Uplift

Just 3 days ago, I witnessed two other Singaporean contestants, Olivia Cho and Stella Seah make it through the first round of auditions in Sing! China(中国好声音), the first being Joanna Dong. It was such an ecstatic moment that I almost let out a squeal.

However, it was not long till I found a similar thread amongst the background stories of these Singapore born contestants, especially for Joanna and Olivia. Both are aspiring singers who have hustled hard in Singapore’s music scene for a (very) long time, but eventually find it too difficult to make a living out of music in Singapore, let alone carve a name for themselves, and decides to get out in the world and see where that leads them.

A part of me feels incredibly proud of them, but another sees the heart wrenching side of these stories. Because of our population, Singapore’s music industry is small. I get that. But the even more disheartening reality is that there is little desire from Singaporeans to know of, to get acquainted with, to uplift our very own music talents.

Talents like the three mentioned above, and Nathan Hartono have done amazing gigs/ released incredible covers on Youtube long before the Sing! China programme. I’ve had the luxury of watching some of them before they had even starred in the programme. So I wonder why it always have to take a programme like Sing! China before most Singaporeans realise just how talented some of our musicians are.

Some may argue that that’s precisely the purpose of singing competitions and programmes! To put the spotlight on talents who would otherwise slip by, unnoticed by the crowd. In that case, why do several champions of high-publicity singing competitions in Singapore such as Singapore Idol still fall short in their music careers? Even as Nathan clinches second-runner up, still I hear plenty of critical commentaries from Singaporean friends about him. Putting aside individual preferences, is it that difficult for Singaporeans to applaud a fellow Singaporean for overcoming his individual strife to achieve such splendid results on the global stage? Also, for Singaporeans who are awed by Nathan’s performance on the show, will this support be continuous?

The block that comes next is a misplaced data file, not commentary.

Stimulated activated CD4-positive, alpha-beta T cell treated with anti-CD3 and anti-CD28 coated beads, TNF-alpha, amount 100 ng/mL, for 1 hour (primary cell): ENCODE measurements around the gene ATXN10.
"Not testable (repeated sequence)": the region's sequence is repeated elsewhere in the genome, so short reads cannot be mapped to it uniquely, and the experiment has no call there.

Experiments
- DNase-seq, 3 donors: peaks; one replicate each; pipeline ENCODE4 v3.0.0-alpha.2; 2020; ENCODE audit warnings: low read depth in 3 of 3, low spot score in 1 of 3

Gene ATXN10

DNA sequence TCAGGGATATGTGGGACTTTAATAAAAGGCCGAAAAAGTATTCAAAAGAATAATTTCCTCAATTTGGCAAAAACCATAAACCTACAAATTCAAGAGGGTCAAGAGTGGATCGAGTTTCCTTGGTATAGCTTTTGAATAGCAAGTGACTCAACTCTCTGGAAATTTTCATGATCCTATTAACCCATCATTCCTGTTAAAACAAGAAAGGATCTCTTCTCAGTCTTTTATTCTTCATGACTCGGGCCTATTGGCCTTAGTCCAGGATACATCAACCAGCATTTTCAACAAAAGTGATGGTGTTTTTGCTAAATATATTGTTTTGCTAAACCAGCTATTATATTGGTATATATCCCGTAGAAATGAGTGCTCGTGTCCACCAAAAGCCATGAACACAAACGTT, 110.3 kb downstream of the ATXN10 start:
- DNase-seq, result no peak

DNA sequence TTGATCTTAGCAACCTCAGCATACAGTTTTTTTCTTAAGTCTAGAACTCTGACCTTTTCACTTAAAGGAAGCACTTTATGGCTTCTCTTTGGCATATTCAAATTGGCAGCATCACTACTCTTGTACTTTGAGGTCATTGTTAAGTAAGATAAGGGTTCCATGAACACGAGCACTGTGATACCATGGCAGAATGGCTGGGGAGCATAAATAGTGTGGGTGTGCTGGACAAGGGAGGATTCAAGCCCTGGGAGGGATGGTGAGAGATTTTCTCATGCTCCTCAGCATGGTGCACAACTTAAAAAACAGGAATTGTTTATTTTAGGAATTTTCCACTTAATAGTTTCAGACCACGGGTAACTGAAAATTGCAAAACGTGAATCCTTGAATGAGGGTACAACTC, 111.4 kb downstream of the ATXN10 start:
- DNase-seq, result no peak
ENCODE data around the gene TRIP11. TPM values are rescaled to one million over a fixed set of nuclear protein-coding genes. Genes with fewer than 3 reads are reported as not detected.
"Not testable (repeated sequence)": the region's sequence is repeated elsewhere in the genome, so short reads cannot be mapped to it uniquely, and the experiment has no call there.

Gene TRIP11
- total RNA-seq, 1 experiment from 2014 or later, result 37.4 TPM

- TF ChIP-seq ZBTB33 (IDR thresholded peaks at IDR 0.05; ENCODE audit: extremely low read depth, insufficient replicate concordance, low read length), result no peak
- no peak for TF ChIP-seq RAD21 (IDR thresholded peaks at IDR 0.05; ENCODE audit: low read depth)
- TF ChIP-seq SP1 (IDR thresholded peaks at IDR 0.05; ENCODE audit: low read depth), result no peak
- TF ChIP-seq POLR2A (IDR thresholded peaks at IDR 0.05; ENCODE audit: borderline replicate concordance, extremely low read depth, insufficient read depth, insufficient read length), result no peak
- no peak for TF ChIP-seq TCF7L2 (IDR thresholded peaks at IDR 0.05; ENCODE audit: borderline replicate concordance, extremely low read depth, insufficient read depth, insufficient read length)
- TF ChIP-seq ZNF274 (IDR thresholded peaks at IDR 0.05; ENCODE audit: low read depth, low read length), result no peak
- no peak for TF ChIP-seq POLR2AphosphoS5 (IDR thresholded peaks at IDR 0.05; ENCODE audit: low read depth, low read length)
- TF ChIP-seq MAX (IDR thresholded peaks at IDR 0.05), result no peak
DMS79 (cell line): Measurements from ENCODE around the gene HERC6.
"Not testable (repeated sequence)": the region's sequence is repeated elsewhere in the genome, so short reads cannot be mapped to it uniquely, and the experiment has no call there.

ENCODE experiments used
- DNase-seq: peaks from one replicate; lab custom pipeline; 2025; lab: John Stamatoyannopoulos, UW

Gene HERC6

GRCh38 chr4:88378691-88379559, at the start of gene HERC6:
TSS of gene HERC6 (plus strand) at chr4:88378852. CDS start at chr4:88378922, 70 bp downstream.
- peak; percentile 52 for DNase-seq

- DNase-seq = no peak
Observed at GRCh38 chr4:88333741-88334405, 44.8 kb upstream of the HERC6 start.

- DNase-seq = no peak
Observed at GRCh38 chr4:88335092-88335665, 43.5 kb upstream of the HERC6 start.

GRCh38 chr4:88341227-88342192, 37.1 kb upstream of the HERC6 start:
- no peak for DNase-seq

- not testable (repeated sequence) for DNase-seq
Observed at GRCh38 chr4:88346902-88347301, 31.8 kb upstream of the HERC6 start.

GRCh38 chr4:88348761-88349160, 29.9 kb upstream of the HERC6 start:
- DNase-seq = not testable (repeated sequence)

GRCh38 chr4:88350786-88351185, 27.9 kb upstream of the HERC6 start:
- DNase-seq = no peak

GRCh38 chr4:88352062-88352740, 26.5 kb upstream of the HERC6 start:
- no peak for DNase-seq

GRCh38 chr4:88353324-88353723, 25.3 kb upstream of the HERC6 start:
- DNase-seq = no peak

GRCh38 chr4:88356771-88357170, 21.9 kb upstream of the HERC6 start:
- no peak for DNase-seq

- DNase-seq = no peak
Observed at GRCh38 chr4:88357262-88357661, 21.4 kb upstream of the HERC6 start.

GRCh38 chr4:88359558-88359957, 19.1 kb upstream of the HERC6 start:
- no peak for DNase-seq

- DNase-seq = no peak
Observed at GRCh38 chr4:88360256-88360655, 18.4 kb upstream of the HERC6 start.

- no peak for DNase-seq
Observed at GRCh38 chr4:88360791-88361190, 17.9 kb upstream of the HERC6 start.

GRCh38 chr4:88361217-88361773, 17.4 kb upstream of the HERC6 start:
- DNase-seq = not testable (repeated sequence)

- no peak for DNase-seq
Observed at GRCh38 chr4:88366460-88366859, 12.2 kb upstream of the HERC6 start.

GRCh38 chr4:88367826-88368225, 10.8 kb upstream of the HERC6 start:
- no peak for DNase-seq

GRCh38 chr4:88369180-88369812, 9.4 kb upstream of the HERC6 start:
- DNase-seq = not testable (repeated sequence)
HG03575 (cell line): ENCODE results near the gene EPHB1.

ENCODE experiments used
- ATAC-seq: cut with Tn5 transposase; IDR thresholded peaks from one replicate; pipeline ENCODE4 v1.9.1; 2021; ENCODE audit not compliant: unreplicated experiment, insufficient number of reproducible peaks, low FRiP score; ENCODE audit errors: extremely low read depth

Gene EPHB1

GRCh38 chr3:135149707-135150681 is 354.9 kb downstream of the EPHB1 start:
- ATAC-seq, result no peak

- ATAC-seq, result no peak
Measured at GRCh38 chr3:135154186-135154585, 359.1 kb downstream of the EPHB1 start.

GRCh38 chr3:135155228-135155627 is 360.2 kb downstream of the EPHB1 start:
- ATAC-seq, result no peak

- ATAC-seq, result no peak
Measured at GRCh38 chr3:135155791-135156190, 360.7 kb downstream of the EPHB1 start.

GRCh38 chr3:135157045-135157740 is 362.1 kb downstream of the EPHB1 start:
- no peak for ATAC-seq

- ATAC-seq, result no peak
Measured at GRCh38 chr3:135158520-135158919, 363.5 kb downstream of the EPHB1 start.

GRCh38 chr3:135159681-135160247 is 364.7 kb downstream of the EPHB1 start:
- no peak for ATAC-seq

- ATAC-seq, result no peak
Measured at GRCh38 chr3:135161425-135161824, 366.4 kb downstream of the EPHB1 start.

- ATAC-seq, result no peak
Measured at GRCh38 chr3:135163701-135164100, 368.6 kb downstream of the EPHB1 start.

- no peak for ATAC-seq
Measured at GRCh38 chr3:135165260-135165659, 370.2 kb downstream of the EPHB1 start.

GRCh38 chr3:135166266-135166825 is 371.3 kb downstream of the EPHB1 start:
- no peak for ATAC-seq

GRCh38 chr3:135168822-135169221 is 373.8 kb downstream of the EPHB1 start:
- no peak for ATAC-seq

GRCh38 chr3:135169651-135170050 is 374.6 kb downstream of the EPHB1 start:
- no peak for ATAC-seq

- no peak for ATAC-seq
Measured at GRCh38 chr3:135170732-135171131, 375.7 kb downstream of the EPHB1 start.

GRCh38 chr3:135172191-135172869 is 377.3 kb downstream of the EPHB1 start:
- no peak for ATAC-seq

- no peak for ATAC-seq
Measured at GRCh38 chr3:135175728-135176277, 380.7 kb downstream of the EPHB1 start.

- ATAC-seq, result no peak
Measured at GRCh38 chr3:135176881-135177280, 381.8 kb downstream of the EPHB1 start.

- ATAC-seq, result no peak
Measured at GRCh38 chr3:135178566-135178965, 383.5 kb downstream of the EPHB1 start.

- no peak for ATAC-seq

Recently, I’ve become more familiar with a few other less high-profile Singaporean bands and singers (though whether they are high profile/ low profile is entirely subjective), such as Inch Chua, Charlie Lim, Lin Ying, Marian Carmel, Jawn Chan, Monster Cat, 龚芝怡, 铃凯 etc. PS: Highly recommend YOU to check them out. Previously, I may have known of some of them, but I have only delved deeper into their stories in recent years. I dare not consider myself a music guru. I just know that when I listen to these Singaporean singer-songwriters, I feel as happy for having found good music as I feel immensely depressed about how it is possible for so many Singaporeans to not know of the existence of such talents in our home ground.

In fact, this extends way beyond the music scene. In the theatre scene, we have Kuo Pao Kun, Eleanor Wong, Tan Tarn How, Chong Tze Chien, Alvin Tan, Alfian Saat, Haresh Sharma, Oon Shu An and so many more theatre practitioners who have created a whole tapestry of the Singapore narrative in one way or another. A week ago, I caught a theatre play, Without Reason, written by a friend of mine. I definitely felt more overwhelmed by the fact that someone of our generation has taken theatre seriously enough and has painstakingly written and performed a play, than the subject-matter addressed in the play itself. Sim Yan Ying is definitely yet another up-and-coming theatre practitioner to look out for in the coming years!

In the literature scene, I have discovered, and sought emotional refuge in several Singaporean poets and authors like Jennifer Anne Champion, Cheryl Julia Wee, Krishna Udayasankar, Alvin Pang, Yeoh Jo-Ann and so many more. Let’s just say that I never knew how liberating it was to have the stories of ordinary Singaporeans shared, and by implication, my story, captured in printed ink. How nice it was, I thought, to have had HDBs and local streets as the background for the stories in the books to occur. If you would like to understand more about what I mean, I think this particular article, “What local poetry does that Shakespeare cannot” explains it pretty accurately.

On a random side note, I think that is where my anger for this year’s National Day song stems from. Having listened to songs written by Singaporean musicians, and having read plays and stories written by Singaporean playwrights and authors, I know for the matter that Singaporeans do have the words and the melodies to express who we are beyond hackneyed vocabularies like “one nation, undivided” or “everyone is family, friend, and neighbour”.

All that being said, this article is not meant for me to flaunt my knowledge of the local arts scene, or to patronise other Singaporeans who do not know so much. First, I know as much about the arts scene in Singapore as an entrepreneur would know about the start up scene in Singapore. I count myself very very lucky to have had exposure through school modules, inspiring friends who are carrying out their own artistic endeavours and a very culturally well-informed sister who works in an arts-related company.